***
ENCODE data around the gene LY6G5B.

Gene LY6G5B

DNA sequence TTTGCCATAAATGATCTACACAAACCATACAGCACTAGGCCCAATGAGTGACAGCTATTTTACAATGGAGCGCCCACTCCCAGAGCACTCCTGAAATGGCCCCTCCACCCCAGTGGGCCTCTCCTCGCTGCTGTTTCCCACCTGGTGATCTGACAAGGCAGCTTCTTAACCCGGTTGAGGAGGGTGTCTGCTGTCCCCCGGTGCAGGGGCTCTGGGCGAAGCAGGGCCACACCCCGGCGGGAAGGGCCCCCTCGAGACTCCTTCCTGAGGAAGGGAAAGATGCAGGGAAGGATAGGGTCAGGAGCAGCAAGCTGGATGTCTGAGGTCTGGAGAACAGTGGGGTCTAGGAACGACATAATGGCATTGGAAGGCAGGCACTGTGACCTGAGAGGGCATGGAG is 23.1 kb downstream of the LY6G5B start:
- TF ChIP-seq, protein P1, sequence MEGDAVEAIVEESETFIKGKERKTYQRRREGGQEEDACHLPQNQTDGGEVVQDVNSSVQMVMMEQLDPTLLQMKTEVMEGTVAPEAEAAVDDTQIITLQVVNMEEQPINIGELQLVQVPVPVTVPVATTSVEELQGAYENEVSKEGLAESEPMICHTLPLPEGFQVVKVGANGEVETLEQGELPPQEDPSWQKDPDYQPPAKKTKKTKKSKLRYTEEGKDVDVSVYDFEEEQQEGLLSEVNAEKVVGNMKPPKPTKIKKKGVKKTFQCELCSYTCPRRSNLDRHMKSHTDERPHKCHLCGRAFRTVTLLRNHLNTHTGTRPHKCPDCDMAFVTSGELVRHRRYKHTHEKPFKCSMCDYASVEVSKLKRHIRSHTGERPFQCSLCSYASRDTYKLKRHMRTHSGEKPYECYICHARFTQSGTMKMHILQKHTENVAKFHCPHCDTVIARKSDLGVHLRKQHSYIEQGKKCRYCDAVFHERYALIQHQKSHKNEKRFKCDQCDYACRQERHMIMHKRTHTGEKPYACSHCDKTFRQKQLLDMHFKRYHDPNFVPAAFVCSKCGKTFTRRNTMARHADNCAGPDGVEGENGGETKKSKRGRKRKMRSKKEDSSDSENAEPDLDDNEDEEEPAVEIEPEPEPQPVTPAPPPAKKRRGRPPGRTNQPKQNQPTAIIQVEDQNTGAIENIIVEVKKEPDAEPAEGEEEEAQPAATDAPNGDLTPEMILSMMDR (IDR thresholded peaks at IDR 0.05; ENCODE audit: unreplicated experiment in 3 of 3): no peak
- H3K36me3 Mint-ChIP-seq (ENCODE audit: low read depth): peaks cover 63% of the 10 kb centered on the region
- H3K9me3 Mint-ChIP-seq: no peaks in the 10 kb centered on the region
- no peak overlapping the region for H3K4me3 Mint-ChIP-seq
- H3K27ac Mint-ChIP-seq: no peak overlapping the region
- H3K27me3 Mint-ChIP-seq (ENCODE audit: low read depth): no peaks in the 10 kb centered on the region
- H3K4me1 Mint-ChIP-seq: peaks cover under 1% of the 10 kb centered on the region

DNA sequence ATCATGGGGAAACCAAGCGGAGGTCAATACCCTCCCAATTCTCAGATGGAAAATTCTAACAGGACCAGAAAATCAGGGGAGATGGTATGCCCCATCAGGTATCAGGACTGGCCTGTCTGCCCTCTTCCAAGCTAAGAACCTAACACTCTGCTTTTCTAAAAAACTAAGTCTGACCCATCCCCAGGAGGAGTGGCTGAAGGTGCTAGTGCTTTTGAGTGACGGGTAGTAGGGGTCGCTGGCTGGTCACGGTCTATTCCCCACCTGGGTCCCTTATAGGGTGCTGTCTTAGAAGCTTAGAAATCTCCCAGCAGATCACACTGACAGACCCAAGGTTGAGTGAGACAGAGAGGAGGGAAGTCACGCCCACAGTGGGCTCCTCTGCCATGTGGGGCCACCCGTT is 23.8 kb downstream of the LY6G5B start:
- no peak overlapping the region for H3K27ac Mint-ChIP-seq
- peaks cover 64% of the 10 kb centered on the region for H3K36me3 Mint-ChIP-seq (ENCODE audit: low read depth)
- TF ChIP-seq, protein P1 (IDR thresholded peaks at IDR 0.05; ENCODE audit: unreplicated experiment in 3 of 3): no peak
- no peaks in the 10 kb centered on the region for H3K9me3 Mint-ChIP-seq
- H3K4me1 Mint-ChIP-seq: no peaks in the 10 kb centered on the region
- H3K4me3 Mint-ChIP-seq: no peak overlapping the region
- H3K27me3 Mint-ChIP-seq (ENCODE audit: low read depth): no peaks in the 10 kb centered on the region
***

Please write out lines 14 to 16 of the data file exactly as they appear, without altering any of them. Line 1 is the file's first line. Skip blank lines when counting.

- TF ChIP-seq, protein P1 (IDR thresholded peaks at IDR 0.05; ENCODE audit: unreplicated experiment in 3 of 3): no peak
- no peaks in the 10 kb centered on the region for H3K9me3 Mint-ChIP-seq
- H3K4me1 Mint-ChIP-seq: no peaks in the 10 kb centered on the region